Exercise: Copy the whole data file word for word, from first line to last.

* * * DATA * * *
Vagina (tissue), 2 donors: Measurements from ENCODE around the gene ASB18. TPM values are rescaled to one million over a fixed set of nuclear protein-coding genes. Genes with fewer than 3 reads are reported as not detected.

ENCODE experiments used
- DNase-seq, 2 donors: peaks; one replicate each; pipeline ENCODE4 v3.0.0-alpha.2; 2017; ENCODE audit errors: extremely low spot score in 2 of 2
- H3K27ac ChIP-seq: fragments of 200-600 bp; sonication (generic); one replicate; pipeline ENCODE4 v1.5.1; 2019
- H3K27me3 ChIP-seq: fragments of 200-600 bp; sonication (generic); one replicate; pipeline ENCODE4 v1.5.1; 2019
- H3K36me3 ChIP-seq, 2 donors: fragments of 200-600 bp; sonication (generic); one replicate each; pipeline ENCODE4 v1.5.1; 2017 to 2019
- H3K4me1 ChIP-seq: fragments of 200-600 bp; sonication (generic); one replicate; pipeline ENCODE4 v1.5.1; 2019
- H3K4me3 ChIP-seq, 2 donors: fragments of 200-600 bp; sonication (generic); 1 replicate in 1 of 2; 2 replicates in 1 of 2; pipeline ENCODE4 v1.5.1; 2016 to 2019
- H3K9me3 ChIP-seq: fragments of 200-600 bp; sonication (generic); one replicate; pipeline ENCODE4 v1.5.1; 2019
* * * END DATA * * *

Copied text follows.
Vagina (tissue), 2 donors: Measurements from ENCODE around the gene ASB18. TPM values are rescaled to one million over a fixed set of nuclear protein-coding genes. Genes with fewer than 3 reads are reported as not detected.

ENCODE experiments used
- DNase-seq, 2 donors: peaks; one replicate each; pipeline ENCODE4 v3.0.0-alpha.2; 2017; ENCODE audit errors: extremely low spot score in 2 of 2
- H3K27ac ChIP-seq: fragments of 200-600 bp; sonication (generic); one replicate; pipeline ENCODE4 v1.5.1; 2019
- H3K27me3 ChIP-seq: fragments of 200-600 bp; sonication (generic); one replicate; pipeline ENCODE4 v1.5.1; 2019
- H3K36me3 ChIP-seq, 2 donors: fragments of 200-600 bp; sonication (generic); one replicate each; pipeline ENCODE4 v1.5.1; 2017 to 2019
- H3K4me1 ChIP-seq: fragments of 200-600 bp; sonication (generic); one replicate; pipeline ENCODE4 v1.5.1; 2019
- H3K4me3 ChIP-seq, 2 donors: fragments of 200-600 bp; sonication (generic); 1 replicate in 1 of 2; 2 replicates in 1 of 2; pipeline ENCODE4 v1.5.1; 2016 to 2019
- H3K9me3 ChIP-seq: fragments of 200-600 bp; sonication (generic); one replicate; pipeline ENCODE4 v1.5.1; 2019